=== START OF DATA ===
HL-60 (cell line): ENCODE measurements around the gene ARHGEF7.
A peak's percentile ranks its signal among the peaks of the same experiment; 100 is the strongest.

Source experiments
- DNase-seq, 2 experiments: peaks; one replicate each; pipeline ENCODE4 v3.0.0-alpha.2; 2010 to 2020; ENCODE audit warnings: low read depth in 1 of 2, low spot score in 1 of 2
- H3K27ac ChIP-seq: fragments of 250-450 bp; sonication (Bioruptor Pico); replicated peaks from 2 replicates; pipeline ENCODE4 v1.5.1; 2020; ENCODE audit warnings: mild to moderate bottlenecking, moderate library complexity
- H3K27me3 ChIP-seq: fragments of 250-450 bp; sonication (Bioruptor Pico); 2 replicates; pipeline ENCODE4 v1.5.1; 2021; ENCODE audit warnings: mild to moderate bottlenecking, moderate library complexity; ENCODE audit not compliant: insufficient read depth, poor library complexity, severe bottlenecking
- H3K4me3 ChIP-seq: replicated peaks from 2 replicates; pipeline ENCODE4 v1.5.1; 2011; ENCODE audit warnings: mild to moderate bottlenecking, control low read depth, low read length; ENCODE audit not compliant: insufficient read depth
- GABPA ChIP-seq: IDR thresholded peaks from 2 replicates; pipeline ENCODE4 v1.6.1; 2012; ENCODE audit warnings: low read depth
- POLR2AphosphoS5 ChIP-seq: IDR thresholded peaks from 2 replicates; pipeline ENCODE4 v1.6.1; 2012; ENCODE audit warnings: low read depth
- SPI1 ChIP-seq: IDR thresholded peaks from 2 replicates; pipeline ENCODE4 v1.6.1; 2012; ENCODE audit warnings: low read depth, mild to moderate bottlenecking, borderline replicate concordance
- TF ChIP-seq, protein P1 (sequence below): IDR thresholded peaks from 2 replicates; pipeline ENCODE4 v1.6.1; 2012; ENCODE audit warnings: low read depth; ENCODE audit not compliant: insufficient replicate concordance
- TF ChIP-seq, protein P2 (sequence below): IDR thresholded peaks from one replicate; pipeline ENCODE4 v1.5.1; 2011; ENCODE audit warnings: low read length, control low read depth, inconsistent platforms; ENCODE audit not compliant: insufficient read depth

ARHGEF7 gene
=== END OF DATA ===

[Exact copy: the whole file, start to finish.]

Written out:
HL-60 (cell line): ENCODE measurements around the gene ARHGEF7.
A peak's percentile ranks its signal among the peaks of the same experiment; 100 is the strongest.

Source experiments
- DNase-seq, 2 experiments: peaks; one replicate each; pipeline ENCODE4 v3.0.0-alpha.2; 2010 to 2020; ENCODE audit warnings: low read depth in 1 of 2, low spot score in 1 of 2
- H3K27ac ChIP-seq: fragments of 250-450 bp; sonication (Bioruptor Pico); replicated peaks from 2 replicates; pipeline ENCODE4 v1.5.1; 2020; ENCODE audit warnings: mild to moderate bottlenecking, moderate library complexity
- H3K27me3 ChIP-seq: fragments of 250-450 bp; sonication (Bioruptor Pico); 2 replicates; pipeline ENCODE4 v1.5.1; 2021; ENCODE audit warnings: mild to moderate bottlenecking, moderate library complexity; ENCODE audit not compliant: insufficient read depth, poor library complexity, severe bottlenecking
- H3K4me3 ChIP-seq: replicated peaks from 2 replicates; pipeline ENCODE4 v1.5.1; 2011; ENCODE audit warnings: mild to moderate bottlenecking, control low read depth, low read length; ENCODE audit not compliant: insufficient read depth
- GABPA ChIP-seq: IDR thresholded peaks from 2 replicates; pipeline ENCODE4 v1.6.1; 2012; ENCODE audit warnings: low read depth
- POLR2AphosphoS5 ChIP-seq: IDR thresholded peaks from 2 replicates; pipeline ENCODE4 v1.6.1; 2012; ENCODE audit warnings: low read depth
- SPI1 ChIP-seq: IDR thresholded peaks from 2 replicates; pipeline ENCODE4 v1.6.1; 2012; ENCODE audit warnings: low read depth, mild to moderate bottlenecking, borderline replicate concordance
- TF ChIP-seq, protein P1 (sequence below): IDR thresholded peaks from 2 replicates; pipeline ENCODE4 v1.6.1; 2012; ENCODE audit warnings: low read depth; ENCODE audit not compliant: insufficient replicate concordance
- TF ChIP-seq, protein P2 (sequence below): IDR thresholded peaks from one replicate; pipeline ENCODE4 v1.5.1; 2011; ENCODE audit warnings: low read length, control low read depth, inconsistent platforms; ENCODE audit not compliant: insufficient read depth

ARHGEF7 gene